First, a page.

Swinson’s new message is that Cable has successfully transformed the party from one bobbing along the bottom at 7 or 8 per cent of the vote to one flirting with 20 per cent, and that she is the leader to take it up above the 20 per cent mark and to enable it to challenge for power at a national level. As a dividing line, Swinson emphasises her credentials as someone who works on cross-party campaigns with the People’s Vote and is the Liberal Democrat MP who most frequently appears on television. A regular complaint that Lib Dem members make is that the party doesn’t get its fair share of media coverage – and Swinson’s high profile makes her well-placed to argue that it would be different under her leadership.

As for Davey, the party’s changed circumstances have not changed his message but they have, perhaps, changed how it is heard. When the Liberal Democrats were struggling to regain ground despite facing a Conservative Party led from its right flank and a Labour Party run from its left, his decision to embrace the coalition would have made him the candidate taking a big, bold risk with the party’s future.

That Vince Cable, the second-most prominent Liberal Democrat during the coalition years, was able to lead the party to its best local and European results in its history means that the Davey gambit no longer looks like a gamble: instead, he is able to leverage his time as secretary of state for energy and climate change to argue that he has the credentials for his big mission to decarbonise capitalism.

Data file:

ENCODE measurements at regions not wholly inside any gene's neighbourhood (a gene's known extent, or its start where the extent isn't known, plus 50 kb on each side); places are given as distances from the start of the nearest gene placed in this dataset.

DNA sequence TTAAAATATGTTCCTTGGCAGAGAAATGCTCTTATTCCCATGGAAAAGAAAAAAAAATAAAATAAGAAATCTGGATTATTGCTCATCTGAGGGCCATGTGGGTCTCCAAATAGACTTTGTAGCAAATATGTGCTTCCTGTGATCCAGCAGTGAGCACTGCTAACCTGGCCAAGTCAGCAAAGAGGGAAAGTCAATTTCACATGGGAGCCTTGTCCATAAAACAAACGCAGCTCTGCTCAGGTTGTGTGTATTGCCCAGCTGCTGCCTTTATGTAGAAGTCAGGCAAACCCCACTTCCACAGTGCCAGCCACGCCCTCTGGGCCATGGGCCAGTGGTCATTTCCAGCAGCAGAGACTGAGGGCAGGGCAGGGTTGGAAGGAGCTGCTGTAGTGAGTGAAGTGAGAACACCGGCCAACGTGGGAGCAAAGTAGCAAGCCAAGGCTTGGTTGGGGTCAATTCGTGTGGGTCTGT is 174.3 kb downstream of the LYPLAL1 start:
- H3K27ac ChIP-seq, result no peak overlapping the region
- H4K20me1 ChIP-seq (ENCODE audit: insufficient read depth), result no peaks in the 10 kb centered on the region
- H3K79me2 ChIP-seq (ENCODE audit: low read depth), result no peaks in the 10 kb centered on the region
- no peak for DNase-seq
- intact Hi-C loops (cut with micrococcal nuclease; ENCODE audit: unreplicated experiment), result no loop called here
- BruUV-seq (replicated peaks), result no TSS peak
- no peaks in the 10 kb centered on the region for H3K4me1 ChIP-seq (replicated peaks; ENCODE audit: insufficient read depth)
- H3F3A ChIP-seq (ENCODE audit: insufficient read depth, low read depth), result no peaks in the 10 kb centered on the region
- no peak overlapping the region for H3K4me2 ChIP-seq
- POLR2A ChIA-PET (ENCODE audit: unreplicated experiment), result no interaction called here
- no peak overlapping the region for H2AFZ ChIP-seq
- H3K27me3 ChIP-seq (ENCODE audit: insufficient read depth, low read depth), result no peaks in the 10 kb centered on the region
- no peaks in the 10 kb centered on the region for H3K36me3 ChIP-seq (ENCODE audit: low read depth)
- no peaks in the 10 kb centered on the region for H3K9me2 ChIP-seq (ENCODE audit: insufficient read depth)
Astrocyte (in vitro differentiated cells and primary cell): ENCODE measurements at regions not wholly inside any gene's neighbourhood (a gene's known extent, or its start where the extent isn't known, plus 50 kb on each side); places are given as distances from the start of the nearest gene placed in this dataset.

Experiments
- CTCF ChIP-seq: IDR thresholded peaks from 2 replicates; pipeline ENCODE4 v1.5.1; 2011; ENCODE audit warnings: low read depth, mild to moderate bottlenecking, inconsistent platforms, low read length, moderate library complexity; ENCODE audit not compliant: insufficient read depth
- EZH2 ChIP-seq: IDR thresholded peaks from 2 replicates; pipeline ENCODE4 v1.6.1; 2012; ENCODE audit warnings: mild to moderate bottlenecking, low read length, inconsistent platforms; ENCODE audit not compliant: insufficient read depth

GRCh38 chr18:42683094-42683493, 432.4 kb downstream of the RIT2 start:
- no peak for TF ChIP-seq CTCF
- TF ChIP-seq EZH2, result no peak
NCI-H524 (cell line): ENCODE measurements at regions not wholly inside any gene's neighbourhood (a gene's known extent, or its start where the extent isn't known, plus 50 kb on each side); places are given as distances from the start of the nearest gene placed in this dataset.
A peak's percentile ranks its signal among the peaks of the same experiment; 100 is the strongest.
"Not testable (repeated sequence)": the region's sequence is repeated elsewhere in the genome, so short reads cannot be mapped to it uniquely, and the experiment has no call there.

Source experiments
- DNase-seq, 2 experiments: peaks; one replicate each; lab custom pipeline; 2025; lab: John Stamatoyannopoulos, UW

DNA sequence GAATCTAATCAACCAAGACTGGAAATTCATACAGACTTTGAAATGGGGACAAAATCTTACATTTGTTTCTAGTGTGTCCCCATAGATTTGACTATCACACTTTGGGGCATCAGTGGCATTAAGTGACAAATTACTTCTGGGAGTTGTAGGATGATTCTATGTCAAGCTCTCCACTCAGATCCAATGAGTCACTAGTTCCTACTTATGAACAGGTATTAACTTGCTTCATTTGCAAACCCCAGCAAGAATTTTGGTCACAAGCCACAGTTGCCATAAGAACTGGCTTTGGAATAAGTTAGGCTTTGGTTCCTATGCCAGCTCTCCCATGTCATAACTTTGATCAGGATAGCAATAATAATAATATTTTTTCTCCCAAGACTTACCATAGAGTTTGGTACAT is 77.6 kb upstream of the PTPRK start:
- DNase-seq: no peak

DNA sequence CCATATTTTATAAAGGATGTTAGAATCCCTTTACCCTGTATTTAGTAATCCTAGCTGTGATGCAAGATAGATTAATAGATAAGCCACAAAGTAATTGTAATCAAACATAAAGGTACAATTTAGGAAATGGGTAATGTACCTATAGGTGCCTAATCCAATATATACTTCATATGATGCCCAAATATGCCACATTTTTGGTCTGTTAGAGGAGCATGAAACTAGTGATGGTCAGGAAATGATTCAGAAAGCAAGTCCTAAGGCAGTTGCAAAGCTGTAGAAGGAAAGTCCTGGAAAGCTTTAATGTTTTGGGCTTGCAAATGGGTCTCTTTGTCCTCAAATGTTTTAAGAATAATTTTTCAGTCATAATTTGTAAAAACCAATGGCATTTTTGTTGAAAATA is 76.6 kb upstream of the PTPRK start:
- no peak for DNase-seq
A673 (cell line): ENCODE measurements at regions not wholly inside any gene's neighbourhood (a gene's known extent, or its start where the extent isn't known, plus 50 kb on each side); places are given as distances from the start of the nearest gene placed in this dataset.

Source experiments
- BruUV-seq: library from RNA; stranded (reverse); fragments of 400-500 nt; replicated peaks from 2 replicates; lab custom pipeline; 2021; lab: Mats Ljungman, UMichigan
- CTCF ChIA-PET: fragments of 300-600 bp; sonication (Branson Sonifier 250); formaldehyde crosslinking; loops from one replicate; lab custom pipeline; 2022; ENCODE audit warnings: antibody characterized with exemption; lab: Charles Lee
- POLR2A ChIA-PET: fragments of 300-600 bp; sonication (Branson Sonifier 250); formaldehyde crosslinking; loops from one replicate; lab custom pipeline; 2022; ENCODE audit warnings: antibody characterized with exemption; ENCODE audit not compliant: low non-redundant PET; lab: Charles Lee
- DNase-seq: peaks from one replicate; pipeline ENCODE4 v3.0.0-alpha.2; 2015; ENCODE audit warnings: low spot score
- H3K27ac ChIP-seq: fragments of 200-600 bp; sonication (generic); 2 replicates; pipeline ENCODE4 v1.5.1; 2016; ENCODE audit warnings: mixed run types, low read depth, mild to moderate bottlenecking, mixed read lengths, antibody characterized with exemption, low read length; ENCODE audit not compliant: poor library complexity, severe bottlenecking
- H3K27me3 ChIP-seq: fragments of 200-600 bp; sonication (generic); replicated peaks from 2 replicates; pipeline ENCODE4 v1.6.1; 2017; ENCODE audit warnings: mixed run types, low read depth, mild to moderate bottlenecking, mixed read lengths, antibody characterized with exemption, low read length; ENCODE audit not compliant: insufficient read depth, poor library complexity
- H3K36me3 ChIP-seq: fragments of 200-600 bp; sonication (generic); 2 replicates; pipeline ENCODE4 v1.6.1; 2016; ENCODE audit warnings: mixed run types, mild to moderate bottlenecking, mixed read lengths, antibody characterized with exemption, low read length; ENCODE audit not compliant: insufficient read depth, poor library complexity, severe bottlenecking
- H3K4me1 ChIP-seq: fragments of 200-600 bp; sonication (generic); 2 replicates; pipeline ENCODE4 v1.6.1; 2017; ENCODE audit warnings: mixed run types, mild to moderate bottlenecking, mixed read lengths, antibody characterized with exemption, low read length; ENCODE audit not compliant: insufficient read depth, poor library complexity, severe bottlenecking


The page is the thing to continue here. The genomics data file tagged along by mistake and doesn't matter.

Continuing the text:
The bookmakers still make Swinson the favourite, in part because of her greater media footprint. But she is also the candidate challenging a party that has just romped to big, historic victories to be bolder and change what it is. That is usually a message that parties only respond well to after chastening defeats, whether that change is Tony Blair, David Cameron or Jeremy Corbyn.

It could be that, faced with the first leadership contest for 12 years in which the party’s future is not at stake, with its membership growing all the time and its polling on the up, Liberal Democrat activists decide that they are better served by Ed Davey. He isn’t calling for a radical rethink of what the party is and has cabinet experience. It could equally be that, with things going so well, activists decide it is time for a woman to be in charge. That the contest’s meaning is so unclear makes the outcome difficult to predict.

Vince Cable now returns to the back benches. He plans to write more books and hopes one day to achieve his dream of appearing on BBC One’s Strictly Come Dancing. He goes out on a high – and he knows his successor will be very lucky if he or she can manage to do the same.

Stephen Bush’s Encounter with Ed Davey

Stephen Bush is political editor of the New Statesman. His daily briefing, Morning Call, provides a quick and essential guide to domestic and global politics.

This article appears in the 14 June 2019 issue of the New Statesman, The closing of the conservative mind